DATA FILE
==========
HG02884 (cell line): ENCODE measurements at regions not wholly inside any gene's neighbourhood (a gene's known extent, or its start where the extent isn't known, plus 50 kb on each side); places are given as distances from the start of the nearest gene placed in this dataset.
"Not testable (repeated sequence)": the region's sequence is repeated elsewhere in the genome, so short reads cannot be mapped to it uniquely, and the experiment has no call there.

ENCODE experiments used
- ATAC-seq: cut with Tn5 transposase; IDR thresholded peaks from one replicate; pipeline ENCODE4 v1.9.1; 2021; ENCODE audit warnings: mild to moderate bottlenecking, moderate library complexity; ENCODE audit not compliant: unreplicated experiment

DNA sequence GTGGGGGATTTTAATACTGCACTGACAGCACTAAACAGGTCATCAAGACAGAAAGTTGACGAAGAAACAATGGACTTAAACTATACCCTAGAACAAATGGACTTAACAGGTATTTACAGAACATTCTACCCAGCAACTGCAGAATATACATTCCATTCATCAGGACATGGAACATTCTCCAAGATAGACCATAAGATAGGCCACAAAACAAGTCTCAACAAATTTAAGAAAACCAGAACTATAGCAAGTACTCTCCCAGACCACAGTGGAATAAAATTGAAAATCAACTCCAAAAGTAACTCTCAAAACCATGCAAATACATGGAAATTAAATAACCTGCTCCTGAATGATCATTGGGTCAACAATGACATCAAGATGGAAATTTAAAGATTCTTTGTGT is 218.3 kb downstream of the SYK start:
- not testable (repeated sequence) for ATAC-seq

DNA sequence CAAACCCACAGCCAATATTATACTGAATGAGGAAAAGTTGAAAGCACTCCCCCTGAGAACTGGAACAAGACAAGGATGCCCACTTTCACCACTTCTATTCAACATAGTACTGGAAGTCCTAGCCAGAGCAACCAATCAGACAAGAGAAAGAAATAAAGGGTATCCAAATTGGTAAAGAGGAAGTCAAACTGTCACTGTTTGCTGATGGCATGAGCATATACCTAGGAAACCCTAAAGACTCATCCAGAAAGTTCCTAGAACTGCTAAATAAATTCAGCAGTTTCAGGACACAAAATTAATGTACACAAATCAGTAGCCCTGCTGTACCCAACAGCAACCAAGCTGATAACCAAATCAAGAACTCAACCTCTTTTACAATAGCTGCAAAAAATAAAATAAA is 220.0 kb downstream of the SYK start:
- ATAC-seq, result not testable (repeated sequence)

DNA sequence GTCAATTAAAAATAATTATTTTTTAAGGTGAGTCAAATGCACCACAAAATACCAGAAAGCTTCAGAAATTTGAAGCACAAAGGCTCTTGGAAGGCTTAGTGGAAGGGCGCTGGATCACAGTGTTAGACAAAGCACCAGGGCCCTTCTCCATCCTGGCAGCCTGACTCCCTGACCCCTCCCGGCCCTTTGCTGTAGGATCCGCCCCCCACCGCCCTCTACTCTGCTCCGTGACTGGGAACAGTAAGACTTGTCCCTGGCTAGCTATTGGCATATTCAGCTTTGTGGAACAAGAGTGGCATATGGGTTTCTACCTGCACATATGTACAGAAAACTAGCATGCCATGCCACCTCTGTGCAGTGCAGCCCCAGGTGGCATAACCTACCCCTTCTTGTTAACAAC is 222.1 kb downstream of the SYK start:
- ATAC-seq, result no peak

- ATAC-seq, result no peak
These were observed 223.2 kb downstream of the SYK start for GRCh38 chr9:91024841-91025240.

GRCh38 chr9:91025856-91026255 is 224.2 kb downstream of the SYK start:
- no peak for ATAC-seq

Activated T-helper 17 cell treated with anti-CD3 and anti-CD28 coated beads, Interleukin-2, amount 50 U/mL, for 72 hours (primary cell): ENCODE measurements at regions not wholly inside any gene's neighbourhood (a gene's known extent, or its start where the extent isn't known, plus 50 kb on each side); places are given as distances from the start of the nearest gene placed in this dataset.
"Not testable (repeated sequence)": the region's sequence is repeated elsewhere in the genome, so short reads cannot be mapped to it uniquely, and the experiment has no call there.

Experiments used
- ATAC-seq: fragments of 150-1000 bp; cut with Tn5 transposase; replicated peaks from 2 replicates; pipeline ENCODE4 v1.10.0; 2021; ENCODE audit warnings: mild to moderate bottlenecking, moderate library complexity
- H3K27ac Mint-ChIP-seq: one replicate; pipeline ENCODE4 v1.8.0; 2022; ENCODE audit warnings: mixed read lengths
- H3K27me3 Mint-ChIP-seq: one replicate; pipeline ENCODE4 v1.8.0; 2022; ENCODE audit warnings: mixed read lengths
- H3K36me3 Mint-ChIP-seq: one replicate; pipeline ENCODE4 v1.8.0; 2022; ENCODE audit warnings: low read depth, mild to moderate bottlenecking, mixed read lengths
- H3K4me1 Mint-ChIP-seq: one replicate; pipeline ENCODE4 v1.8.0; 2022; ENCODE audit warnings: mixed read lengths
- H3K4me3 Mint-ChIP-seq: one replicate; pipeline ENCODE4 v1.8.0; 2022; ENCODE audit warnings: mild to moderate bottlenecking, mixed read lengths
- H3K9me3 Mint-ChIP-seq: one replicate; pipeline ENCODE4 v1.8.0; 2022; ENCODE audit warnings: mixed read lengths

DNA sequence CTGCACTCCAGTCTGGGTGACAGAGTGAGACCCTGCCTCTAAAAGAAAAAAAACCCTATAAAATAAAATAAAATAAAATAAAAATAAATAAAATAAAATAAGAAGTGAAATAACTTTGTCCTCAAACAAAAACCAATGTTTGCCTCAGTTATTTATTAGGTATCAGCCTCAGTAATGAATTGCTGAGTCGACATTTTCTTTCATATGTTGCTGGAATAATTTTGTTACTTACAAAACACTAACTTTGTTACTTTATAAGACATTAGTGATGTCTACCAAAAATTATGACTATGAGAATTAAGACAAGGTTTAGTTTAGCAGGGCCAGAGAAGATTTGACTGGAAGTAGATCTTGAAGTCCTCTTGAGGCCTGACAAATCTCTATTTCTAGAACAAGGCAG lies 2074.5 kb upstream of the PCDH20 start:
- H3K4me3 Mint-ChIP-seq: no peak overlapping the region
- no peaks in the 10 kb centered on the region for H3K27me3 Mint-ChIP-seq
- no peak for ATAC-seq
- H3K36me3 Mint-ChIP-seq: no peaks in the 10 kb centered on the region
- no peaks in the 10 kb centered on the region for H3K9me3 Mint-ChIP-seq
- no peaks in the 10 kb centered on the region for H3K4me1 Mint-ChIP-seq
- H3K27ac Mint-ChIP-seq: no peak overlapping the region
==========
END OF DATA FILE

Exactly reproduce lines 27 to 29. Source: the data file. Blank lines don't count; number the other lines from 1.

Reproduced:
- no peaks in the 10 kb centered on the region for H3K27me3 Mint-ChIP-seq
- no peak for ATAC-seq
- H3K36me3 Mint-ChIP-seq: no peaks in the 10 kb centered on the region